The total families in the village remain 105 with a population of about 613 people. According to Bomb Bahadur, 21, no government schemes have reached the village. ‘ Nobody come here sir. We have nothing to eat. The two elders died because we could not collect enough money to feed them. Every one is concerned about him.’ Interestingly, this village has ‘Grain Bank’ opened by Action Aid. According to the concept, the village people can borrow grain from the bank and will have to return 40% more once they get the work. Unfortunately, in the absence of the work, not many of them have been able to return. In fact, a majority of villagers have been completely ignored by the Grain Bank as they were surprised to hear about the same.

40 years Hardev is unable to walk. He has no money to get himself cured. The nearest hospital is about 10 kilometer away.

Gulli is 45 years of age. He was in jail for 8 months as he was considered as a wrong witness. His mother died during this period. There was no one to help the family. His wife was looking after the children and the villagers collected funds for the family. After his mother’s death he came out on bail for Rs 40,000. This is a great burden on a person who has nothing. One wonders how come Mushhars who can not stand in front of a person face such tyrannical punishment. One wonders how he could have killed any one.

There is not a single house in the bustee which is constructed. All of them are thatched huts which during the summer often catch fire. Fire that is rarely quenched and often kills members of the family.

The most agonizing moments for me was to speak to Panmati Devi, a colored woman in her 50s who was looking much older. With tears flocking from eyes, she did not have any one visiting her for any cause. She cannot walk and even cannot cook. The villagers have been providing her all assistance.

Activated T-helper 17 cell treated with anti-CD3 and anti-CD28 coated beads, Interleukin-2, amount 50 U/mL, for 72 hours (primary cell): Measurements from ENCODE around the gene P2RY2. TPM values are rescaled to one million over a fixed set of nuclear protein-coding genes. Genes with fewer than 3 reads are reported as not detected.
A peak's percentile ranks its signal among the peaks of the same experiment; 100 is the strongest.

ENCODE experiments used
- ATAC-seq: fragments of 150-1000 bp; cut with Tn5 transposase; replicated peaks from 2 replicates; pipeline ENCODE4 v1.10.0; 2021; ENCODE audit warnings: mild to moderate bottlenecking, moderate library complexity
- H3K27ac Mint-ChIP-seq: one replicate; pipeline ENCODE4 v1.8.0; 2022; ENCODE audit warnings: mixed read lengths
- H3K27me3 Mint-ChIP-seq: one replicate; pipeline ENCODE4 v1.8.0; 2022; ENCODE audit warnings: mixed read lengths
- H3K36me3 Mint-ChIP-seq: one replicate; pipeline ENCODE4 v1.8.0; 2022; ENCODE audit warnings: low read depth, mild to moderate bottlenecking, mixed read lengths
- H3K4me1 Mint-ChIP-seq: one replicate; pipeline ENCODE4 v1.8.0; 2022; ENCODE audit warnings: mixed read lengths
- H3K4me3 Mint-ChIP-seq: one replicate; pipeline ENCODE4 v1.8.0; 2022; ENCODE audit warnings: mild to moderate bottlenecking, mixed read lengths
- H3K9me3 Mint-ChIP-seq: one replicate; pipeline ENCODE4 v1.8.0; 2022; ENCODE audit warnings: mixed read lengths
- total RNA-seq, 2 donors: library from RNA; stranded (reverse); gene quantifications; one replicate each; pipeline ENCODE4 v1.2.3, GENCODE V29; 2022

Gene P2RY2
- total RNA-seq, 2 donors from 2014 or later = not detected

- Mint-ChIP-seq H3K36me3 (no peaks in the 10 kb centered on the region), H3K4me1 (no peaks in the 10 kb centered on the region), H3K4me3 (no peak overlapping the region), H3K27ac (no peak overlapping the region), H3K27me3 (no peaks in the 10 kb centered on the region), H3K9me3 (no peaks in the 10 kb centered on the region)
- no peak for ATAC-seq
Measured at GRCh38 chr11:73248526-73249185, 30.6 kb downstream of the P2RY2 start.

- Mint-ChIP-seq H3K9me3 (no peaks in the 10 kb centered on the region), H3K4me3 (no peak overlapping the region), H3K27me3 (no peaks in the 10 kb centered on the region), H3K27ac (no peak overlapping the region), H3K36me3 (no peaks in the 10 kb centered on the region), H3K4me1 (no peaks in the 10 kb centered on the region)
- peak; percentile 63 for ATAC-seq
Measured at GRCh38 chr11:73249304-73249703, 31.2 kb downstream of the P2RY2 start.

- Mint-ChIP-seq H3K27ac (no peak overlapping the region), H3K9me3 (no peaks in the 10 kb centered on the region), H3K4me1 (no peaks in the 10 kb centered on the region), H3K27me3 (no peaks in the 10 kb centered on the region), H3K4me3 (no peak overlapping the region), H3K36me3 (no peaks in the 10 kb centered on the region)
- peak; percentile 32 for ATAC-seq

There was this woman Ralori w/o Fago who both happened to be disabled. None of them have got any pension or work for their living.

In a hut, I found more than 15 person living. One can assume how dangerous it could be and how suffocating when husbands, wives, sister in laws, brothers, sisters sleep together. Unbelievable. People simply have nothing.

Men after men, women after women, child after child that we meet, gives us gory picture of the malnutrition and hunger prevailing in the area. Most of the men looked much beyond their age. Their tummies inside down while the tummies of the children always looked swelling. The veins in hands, the bones in the chest and the structure of our body was thoroughly and transparently visible once you visit them. It looks shocking, and disgusting.

Children have nothing to eat. Women have nothing to cook and men have nothing to work. None have got a ration card to buy ration. Even if they get it , they do not have money to buy ration. Despite Kushinagar being declared as a district under ‘ National Rural Employment Guarantee Scheme, not a single person in this village was selected under the scheme.

Most of the families eat once a day. A young widow, whose husband died 6 years ago and who is now feeding her three children, mentioned that from 7 am to 1 pm she works and gets Rs 10/- from the local landlords. From 2 pm to 6 pm again fetch the same amount of the money. In a day of around 8 hours of work a person earn Rs 20/-. In this age of inflation these Mushahars do not get 1/3rd of the price recognized by the government of Uttar-Pradesh.

None of the children that we met had covered their bodies. None of the men had cloth to cover their upper limbs of the body. They eat once a day and the day they could get some work, it is possible to eat in the evening which simply is a treat for them.

Mushahar Tola, Laxmipur, Padrauna